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Germany

In Germany, Calls For A 'Blue-Collar' Bachelor's Degree

Concerned that skilled tradespeople don’t get the respect they deserve, some in Germany are promoting the idea of a “Professional Bachelor’s” degree. For now, universities and their government allies dismiss the idea as “confusing.”

German dockworkers
German dockworkers


*NEWSBITES

Registrations at German universities are skyrocketing as more and more families choose higher education over trade school training for their offspring. The problem, say trade lobbyists, isn't just that the country will end up with fewer trained craftspeople. There are also questions of status at stake. Increasingly, Germans see non-academic avenues as having less "value" than the university route.

That's why some trades representatives are promoting the idea of a Bachelor degree for people pursuing non-academic training. The proposed "Professional Bachelor's' degree would be a way, at least as far as status is concerned, to even the proverbial playing field.

Roofer Willy Hesse, president of an association of skilled craftsmen, believes that many young people who are pointed down the academic route would be better off doing apprenticeships. He also insists that well-trained craftspersons have no reason to feel inferior to people with university bachelor degrees. But given that so many in Germany feel otherwise, Hesse and other heads of sectors in the trades and crafts support the "Professional Bachelor's' degree plan.

The academic community is against the proposal, as are government-level education officials. Bavaria's minister for education, Ludwig Spaenle, likes to joke that surely things won't get to the point where there is a "Bachelor of Hairdressing."

Like many in the academic community, the federal Ministry of Education believes the "Professional Bachelor" could too easily be confused with an academic degree. Matthias Lung, director of the Bavarian Advertising and Marketing Academy, agrees. A student in Munich took a poll, he said, to find out what a "Professional Bachelor" degree suggested to the public at large, and no one had a clue what it might represent.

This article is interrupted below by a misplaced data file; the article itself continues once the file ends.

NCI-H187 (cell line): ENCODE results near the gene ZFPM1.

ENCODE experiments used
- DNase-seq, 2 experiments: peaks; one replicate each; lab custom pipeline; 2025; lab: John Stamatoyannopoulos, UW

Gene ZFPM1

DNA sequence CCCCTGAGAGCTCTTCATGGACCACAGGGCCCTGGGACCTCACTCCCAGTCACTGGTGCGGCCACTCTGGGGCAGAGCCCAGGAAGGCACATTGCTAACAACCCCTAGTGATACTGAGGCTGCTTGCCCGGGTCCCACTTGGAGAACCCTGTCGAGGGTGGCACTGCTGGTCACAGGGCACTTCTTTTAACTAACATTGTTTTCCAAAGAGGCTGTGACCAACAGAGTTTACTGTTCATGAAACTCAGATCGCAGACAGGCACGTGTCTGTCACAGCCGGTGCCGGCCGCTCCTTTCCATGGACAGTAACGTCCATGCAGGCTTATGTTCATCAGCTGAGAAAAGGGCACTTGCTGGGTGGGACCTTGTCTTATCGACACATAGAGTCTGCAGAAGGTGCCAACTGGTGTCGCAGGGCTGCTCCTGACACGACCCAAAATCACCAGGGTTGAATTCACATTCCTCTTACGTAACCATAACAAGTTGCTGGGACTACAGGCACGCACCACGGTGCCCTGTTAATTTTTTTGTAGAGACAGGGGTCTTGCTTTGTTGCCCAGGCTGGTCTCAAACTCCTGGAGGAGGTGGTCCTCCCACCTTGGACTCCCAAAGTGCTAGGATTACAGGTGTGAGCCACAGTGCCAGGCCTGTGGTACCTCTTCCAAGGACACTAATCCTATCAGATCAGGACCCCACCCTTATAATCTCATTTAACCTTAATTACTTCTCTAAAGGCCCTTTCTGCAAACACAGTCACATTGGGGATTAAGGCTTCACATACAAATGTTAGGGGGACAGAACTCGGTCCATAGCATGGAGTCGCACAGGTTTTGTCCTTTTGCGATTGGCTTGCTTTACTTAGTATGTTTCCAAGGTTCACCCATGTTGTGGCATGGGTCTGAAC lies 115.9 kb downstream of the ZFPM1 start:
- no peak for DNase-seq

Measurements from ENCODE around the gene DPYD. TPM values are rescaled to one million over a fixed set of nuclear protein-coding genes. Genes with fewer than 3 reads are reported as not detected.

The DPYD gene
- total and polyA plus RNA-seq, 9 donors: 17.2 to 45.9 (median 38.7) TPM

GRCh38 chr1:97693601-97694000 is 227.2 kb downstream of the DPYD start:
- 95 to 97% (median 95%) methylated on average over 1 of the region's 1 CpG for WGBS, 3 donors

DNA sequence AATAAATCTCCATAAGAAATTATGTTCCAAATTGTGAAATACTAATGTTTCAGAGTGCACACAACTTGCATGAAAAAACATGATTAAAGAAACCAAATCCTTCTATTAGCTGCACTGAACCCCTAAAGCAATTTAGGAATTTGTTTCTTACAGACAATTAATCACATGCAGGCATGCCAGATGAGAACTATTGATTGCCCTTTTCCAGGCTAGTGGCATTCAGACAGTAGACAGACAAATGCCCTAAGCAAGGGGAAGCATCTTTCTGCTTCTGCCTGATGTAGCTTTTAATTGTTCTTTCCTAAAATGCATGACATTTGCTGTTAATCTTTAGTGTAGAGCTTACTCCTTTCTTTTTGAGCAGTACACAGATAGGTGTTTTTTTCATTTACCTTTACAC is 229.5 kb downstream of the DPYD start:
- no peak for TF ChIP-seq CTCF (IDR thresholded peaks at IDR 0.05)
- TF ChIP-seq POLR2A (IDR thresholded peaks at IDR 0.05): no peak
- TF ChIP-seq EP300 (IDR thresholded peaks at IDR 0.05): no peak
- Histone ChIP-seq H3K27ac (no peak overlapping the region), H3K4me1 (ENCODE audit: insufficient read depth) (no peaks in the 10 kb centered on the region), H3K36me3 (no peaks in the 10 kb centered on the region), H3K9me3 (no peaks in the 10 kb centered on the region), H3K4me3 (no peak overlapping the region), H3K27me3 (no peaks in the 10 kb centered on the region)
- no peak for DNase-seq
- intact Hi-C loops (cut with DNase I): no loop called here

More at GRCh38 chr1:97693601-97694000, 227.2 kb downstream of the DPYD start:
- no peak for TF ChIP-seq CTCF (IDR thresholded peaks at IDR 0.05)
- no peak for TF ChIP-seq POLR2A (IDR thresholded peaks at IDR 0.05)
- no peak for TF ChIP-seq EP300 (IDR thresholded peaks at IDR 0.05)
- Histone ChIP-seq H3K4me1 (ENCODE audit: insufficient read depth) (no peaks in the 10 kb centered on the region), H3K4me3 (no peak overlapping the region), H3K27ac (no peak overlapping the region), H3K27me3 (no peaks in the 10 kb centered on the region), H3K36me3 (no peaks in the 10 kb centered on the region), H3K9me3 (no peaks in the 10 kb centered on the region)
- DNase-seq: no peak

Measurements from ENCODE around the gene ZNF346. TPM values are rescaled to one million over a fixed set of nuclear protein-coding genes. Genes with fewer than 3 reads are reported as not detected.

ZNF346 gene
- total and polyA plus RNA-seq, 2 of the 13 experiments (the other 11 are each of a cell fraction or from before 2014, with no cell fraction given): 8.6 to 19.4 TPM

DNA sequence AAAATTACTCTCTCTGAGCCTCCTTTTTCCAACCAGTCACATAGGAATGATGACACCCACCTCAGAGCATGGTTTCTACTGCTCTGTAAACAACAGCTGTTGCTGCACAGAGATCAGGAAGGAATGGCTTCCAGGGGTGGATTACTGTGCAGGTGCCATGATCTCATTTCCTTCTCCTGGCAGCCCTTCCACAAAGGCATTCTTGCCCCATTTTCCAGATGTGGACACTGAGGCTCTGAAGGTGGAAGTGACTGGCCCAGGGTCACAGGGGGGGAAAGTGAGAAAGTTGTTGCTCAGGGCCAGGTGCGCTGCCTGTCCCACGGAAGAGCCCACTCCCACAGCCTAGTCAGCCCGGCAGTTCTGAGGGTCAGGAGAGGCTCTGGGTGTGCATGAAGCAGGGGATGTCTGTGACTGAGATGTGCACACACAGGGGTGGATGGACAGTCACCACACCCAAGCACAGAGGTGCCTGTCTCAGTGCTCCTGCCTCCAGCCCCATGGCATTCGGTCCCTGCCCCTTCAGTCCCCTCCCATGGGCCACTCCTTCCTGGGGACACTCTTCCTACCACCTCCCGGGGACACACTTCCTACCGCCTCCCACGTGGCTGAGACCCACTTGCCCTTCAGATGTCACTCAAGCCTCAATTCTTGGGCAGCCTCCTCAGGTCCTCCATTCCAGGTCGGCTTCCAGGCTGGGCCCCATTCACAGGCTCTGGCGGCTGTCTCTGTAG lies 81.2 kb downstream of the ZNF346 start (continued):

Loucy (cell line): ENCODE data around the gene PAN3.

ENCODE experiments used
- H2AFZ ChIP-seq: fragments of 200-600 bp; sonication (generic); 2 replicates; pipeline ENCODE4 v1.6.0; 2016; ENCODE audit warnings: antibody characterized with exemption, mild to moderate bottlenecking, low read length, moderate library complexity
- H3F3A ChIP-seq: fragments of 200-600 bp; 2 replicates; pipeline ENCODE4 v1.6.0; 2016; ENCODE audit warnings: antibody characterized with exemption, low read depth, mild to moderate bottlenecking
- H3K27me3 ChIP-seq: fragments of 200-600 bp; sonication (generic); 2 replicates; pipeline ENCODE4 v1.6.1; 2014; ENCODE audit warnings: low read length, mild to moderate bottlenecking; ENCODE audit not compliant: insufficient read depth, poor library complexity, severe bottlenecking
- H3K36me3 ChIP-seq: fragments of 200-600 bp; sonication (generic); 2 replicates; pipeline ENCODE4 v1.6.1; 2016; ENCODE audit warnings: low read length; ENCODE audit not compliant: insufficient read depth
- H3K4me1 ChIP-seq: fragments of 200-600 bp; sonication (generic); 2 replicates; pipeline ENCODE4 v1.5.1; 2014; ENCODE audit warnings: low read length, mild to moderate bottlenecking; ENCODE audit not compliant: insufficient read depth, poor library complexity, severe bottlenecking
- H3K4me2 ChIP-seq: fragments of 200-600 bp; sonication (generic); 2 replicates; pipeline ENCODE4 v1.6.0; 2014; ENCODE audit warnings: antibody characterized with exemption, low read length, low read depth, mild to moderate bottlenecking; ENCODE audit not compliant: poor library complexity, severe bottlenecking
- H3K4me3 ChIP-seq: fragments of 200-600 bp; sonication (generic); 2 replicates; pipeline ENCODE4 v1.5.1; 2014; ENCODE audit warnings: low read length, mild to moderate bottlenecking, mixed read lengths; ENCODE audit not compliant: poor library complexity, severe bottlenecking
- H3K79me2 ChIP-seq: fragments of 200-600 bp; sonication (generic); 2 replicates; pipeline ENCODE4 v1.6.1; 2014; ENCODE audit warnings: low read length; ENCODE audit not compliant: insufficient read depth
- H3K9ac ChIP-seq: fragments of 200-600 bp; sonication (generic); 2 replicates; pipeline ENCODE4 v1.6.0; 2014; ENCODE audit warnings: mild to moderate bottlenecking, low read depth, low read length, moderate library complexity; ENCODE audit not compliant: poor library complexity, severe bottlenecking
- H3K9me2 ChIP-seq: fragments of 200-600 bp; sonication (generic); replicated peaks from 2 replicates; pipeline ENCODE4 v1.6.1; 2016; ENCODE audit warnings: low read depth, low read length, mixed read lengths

Presently, it looks as if the tradespeople are going to have a tough time obtaining a "Professional Bachelor's' degree. Still, all is not lost in their effort to protect the prestige of skilled trades. Politicians, social partners and representatives of the universities are presently working on a "German qualifications framework" that ranks all different types of certificates and degrees into eight levels.

The point of the project is to establish equivalent standards at the European level. In this framework, those with doctorates would be ranked No. 8 – the highest. Master craftspersons and technicians are presently slotted in at level six, the same level as college graduates who have earned a Bachelor degree.

Read the full article in German by Tanjev Schultz

Photo - roger4336

*Newsbites are digest items, not direct translations

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FOCUS: Russia-Ukraine War

Searching For Marianna, A Pregnant Doctor From Mariupol Held Captive By The Russians

We’ve heard about the plight of the soldiers-turned-prisoners from Mariupol. Here are some traces of the disturbing fate of a young female doctor who’s been taken away.

A paper dove reads "Mariupol" at a shelter for displaced children in Uzhhorod, western Ukraine.

Paweł Smoleński

"Wait for me, because I will return…"

Marianna Mamonova wrote these words to her family, among the text messages and short phone calls that are the only remaining fragments used to piece together her recent past. We also have a photo of her, posted on Russian websites, where she looks into the lens, gaunt and exhausted, signed with a number like a concentration camp prisoner.

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Until the Russian-Ukrainian war, Mamonova’s biography was available to anyone who wanted to know. She was born in 1991, studied at the Ternopil Medical University, and later at the Kyiv Military Academy. After completing her studies, she was sent to work in the coastal city of Berdiansk. Her mother says that this is where her daughter's dream came true: She’d always wanted to be a military doctor, and worked in Berdiansk for three years, receiving the rank of officer in the Ukrainian army.

Beginning in 2014, she’d worked stints as a front-line doctor in the Donbas region, and when Russia invaded Ukraine in February she went to war again. This time in Mariupol.

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